British policy towards EU integration
”Therefore, there is no straight choice about whether Britain’s political future is to be ’European’ or otherwise. This reflects not just the domestic complexity and combustibility of the debate about European integration, but also a profound sense of ambiguity about what the European Union is now and what it might yet become” (Colin Hay 2002). This quote describes Britain’s position and views towards the European Union very well in order to start my discussion about their political role towards European integration. In this essay I will start by looking into how history has its influence on the given subject and what needs to be done to convince the public that the EU is a necessary institution to be a part of. Furthermore I would like to look at the issue of the EMU which I see as a key part of the European integration.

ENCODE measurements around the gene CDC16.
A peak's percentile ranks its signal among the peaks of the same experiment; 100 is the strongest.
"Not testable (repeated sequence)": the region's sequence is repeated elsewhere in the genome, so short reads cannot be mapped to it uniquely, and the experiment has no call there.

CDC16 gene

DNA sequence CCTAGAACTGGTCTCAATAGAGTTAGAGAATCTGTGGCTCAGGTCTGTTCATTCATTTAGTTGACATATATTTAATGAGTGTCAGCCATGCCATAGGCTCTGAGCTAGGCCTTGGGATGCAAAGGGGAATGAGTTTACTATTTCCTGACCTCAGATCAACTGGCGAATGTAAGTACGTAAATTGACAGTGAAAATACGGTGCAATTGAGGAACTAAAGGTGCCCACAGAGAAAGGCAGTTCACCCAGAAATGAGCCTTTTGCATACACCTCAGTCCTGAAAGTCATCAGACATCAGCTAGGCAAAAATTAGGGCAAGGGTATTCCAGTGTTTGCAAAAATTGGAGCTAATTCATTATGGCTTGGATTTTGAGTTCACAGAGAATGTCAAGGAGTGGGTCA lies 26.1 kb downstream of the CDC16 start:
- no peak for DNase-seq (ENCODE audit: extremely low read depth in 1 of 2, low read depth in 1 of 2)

Britain has in parts of the historical aspect had a hegemonic role in the world and even playing a dominant part in the European economy (post Napoleonic wars) as Rosamond argues Britain played a great part in the economic order that was laid down in the nineteenth century displacing various versions of national political economy (Hay 2002, Rosamond). When Britain also felt that being one of the main reasons that the allies won the Second World War, it shows how they see themselves on top of the world hierarchy. Having this in mind and the fact that ‘British politicians and officials never had any intention of joining the nascent moves towards a European union in the 1950s’ (Not Playing Their Games, The Economist 2010), it seems that Britain is only in the EU only of necessity and not of their own will. I know that this could be an overstatement, but when looking into some of the texts read before writing this essay I have stumbled upon multiple arguments of why Britain had to join the EC/EU and this is somehow concerning. How does this then affect the British policy towards EU...
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